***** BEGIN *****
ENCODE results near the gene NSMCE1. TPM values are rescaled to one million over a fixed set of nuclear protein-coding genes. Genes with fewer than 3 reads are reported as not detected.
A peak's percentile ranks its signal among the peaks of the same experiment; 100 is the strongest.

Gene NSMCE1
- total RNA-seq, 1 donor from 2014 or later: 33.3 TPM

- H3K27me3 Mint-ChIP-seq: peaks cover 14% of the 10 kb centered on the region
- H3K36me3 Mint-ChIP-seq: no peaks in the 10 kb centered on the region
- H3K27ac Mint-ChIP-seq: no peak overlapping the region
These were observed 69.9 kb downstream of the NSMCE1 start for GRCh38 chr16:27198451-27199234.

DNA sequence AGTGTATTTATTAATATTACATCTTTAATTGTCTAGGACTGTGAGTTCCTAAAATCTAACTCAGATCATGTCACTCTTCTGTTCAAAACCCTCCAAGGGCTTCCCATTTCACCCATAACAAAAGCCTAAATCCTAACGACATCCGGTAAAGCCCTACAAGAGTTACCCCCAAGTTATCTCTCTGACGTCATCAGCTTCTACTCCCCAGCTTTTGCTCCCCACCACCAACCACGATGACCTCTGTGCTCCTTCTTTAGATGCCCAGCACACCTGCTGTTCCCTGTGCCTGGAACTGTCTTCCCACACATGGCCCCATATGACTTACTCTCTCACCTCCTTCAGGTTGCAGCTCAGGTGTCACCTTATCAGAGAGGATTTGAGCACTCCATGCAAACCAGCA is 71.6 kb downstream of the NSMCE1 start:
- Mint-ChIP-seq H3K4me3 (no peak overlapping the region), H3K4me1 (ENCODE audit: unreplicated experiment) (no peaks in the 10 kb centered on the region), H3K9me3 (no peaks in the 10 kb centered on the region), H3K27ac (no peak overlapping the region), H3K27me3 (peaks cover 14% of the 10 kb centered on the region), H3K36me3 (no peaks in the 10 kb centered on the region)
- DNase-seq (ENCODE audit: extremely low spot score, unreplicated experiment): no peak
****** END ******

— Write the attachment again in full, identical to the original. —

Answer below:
ENCODE results near the gene NSMCE1. TPM values are rescaled to one million over a fixed set of nuclear protein-coding genes. Genes with fewer than 3 reads are reported as not detected.
A peak's percentile ranks its signal among the peaks of the same experiment; 100 is the strongest.

Gene NSMCE1
- total RNA-seq, 1 donor from 2014 or later: 33.3 TPM

- H3K27me3 Mint-ChIP-seq: peaks cover 14% of the 10 kb centered on the region
- H3K36me3 Mint-ChIP-seq: no peaks in the 10 kb centered on the region
- H3K27ac Mint-ChIP-seq: no peak overlapping the region
These were observed 69.9 kb downstream of the NSMCE1 start for GRCh38 chr16:27198451-27199234.

DNA sequence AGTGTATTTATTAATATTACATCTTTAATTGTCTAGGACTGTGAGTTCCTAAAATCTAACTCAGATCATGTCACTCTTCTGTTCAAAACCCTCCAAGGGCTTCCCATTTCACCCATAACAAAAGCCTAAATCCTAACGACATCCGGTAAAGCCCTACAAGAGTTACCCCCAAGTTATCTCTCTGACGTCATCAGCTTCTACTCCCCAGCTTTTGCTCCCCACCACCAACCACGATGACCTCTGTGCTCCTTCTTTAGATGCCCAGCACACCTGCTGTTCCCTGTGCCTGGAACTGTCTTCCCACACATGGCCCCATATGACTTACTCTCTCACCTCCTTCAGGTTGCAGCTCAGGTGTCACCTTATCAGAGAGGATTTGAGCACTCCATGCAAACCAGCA is 71.6 kb downstream of the NSMCE1 start:
- Mint-ChIP-seq H3K4me3 (no peak overlapping the region), H3K4me1 (ENCODE audit: unreplicated experiment) (no peaks in the 10 kb centered on the region), H3K9me3 (no peaks in the 10 kb centered on the region), H3K27ac (no peak overlapping the region), H3K27me3 (peaks cover 14% of the 10 kb centered on the region), H3K36me3 (no peaks in the 10 kb centered on the region)
- DNase-seq (ENCODE audit: extremely low spot score, unreplicated experiment): no peak